The diagram above was produced by my father in an effort to predict lotto numbers.  Usually in a given year, I read at least a few blogs on using data science to help improve a person’s odds gambling.  Gambling might include casino games, lottery tickets, and perhaps even stocks.  On the other hand - and I admit that I might be an oddball in this area - I feel…

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Added by Don Philip Faithful on January 1, 2017 at 8:30am — 8 Comments

Preambles and Future Directions

I will be using this blog to assemble a number of different concepts that I introduced over many years in previous blogs (indicated in bold); then I will explain where all of this will be going in the future.  I am turning 50 years old in a couple of weeks, and I find that I habitually take inventory of my belongings these days before beginning any lengthy mission or journey.  I recently acquired a fairly expensive device called a CPAP machine.  It resembles a small stereo with…

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Added by Don Philip Faithful on December 18, 2016 at 8:30am — 2 Comments

Make It So, Number One

I found some leftover hamburgers in the fridge. I decided to stack a couple of them together to form a colossal “super-burger.” At the time, I didn’t appreciate how doing so would make it almost impossible to physically fit the burger in my mouth. I squished and squeezed the burger until it was flat enough to eat. Such are the problems of physics that become…

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Added by Don Philip Faithful on October 2, 2016 at 6:00am — No Comments

Ableism in the Numbers - Social Metrification

Ableism (able + ism) is apparent in many interactions between people. While driving on a road having a posted limit of 60 KPH, I was traveling slower since I expected a red light to soon appear ahead of me. The driver behind me - at that point stopped due to the red light - hollered that no car should be driving less than the posted limit. I explained, "60 is the maximum speed. You shouldn't do more than the…

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Added by Don Philip Faithful on July 16, 2016 at 6:27am — No Comments

Embodiment from Codified Narrative

For a number of months, I have been generating codified narrative from films, fairytales, paintings, court cases, and news events. Codified narrative might be described as a tokenized rendition of the underlying content. There are many ways to do a rendering. Imagine asking 100,000 people to write a story based on the same general details such as scenery, major events, and specific outcomes. To the extent there are commonalities in the resulting storylines, I would say that "social…

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Added by Don Philip Faithful on June 11, 2016 at 10:22am — No Comments

Formulating the Metrics of Phenomena

In recent blogs, I have been distinguishing between quantitative data and narrative data. I believe that I separated the two forms relatively well. Although I originally focused on the differences in data in order to give narrative "its own space," actually there can be a symbiotic relationship between the two types of data. In my last blog, I said that quantitative data can be incorporated into narrative data. In my submission today, I will be discussing how the narrative can be used to…

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Added by Don Philip Faithful on May 7, 2016 at 6:39am — No Comments

Countering Quantitative Alienation with Geographic Codified Narrative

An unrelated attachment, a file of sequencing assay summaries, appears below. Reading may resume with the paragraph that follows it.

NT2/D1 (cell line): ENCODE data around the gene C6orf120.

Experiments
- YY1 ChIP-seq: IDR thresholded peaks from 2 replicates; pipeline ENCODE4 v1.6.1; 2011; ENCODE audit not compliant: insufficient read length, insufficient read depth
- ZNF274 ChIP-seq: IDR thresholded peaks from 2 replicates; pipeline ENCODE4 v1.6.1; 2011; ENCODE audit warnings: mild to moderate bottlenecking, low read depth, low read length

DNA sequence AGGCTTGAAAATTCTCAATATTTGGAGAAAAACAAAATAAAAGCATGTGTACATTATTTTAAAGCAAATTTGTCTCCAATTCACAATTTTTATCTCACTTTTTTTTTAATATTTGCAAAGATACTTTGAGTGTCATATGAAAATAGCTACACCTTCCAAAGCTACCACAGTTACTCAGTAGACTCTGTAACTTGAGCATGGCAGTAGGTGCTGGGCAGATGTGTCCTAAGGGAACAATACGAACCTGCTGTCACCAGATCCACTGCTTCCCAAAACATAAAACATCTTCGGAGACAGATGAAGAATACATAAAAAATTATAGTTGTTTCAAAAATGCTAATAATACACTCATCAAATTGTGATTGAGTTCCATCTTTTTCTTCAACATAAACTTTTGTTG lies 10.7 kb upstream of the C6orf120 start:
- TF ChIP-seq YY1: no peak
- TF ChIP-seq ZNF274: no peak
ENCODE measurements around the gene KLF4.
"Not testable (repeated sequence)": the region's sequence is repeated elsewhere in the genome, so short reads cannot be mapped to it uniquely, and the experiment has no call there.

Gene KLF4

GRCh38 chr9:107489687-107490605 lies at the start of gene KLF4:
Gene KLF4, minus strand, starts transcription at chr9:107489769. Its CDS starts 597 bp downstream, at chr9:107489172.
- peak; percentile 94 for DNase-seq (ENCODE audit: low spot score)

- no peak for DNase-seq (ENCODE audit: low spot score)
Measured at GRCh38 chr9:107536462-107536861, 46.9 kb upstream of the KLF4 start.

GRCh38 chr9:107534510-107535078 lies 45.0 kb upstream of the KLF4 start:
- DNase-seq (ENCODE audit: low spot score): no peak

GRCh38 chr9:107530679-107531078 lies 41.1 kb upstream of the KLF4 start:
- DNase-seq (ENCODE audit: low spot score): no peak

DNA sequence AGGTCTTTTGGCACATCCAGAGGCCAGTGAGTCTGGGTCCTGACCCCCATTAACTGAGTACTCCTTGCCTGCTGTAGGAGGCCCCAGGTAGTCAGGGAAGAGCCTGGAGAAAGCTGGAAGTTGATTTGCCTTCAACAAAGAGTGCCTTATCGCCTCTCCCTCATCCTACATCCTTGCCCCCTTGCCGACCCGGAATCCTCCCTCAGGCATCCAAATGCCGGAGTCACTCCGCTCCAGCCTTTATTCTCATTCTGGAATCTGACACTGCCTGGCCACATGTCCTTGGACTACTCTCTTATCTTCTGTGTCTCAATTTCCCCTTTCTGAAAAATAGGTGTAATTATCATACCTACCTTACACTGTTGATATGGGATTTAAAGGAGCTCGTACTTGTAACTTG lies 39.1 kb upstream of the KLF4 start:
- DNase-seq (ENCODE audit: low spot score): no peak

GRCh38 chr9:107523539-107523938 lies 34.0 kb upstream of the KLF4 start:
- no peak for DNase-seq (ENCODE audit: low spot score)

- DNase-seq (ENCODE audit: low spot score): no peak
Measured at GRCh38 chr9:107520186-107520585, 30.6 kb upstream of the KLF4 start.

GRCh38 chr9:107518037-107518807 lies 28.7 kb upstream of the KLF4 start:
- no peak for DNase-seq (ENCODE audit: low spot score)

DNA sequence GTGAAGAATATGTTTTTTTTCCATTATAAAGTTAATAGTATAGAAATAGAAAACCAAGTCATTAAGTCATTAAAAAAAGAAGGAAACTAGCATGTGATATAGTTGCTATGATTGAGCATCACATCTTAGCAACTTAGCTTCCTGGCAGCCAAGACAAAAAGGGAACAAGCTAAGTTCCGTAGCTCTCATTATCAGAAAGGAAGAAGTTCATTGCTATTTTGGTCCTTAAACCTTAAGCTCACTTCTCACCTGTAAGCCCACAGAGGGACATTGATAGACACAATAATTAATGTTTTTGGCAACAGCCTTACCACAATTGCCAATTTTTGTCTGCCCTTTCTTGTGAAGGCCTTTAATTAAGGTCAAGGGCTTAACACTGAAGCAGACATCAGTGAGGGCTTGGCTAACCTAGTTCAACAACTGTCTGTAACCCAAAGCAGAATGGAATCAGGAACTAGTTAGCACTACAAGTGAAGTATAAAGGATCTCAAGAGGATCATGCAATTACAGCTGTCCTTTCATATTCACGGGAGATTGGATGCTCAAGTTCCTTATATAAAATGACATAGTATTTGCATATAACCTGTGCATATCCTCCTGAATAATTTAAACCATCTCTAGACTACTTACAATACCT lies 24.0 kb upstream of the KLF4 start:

Codified narrative is the product of converting human-friendly narrative into computer-friendly code. In past blogs, I discussed my own approach towards this process of codification. Here, I will be covering the idea of spatial, temporal, and contextual distribution of codified narrative. I have never suggested that narrative can or should be used in place of quantitative data. However, I have reflected on how the quantitative regime has tended to dominate discourse; this has perhaps led to…

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Added by Don Philip Faithful on April 2, 2016 at 8:15am — 2 Comments

5 Types of Data in Feedback

In this blog, I will be discussing some distinct types of data involved in feedback. The types that I will be covering are as follows: 1) structural; 2) event; 3) quantitative; 4) contextual; and 5) systemic. In 2014, I recall reading a number of blogs about three types of data: prescriptive, descriptive, and predictive. There was a data scientist apparently on tour lecturing extensively about these three types. I don't recall the individual's name. Well, prescription, description, and…

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Added by Don Philip Faithful on July 5, 2015 at 4:56am — No Comments

The Institutional Response



When I talk about "the institutional response," I am referring to an increasingly common occurrence: a standardized or large-scale approach is supported, promoted, and applied by a particular institution - sometimes governmental in nature - premised on its apparent suitability or superiority to achieve desirable outcomes. I suspect that in recent years, there has been a push to get citizens to file their income tax returns electronically. I know that in Canada, it has become difficult…

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Added by Don Philip Faithful on May 16, 2015 at 8:48am — No Comments

Development as Art - Hopscotch and Robots

When I read a blog, I often find myself in deep thought as I approach the end, trying to determine if the author has said anything that I might be able to use. A blog doesn't have to say anything. Nor does it have to be useful to me specifically. It might simply offer a personal reflection on life. As a person who also writes blogs, I…

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Added by Don Philip Faithful on January 3, 2015 at 8:16am — No Comments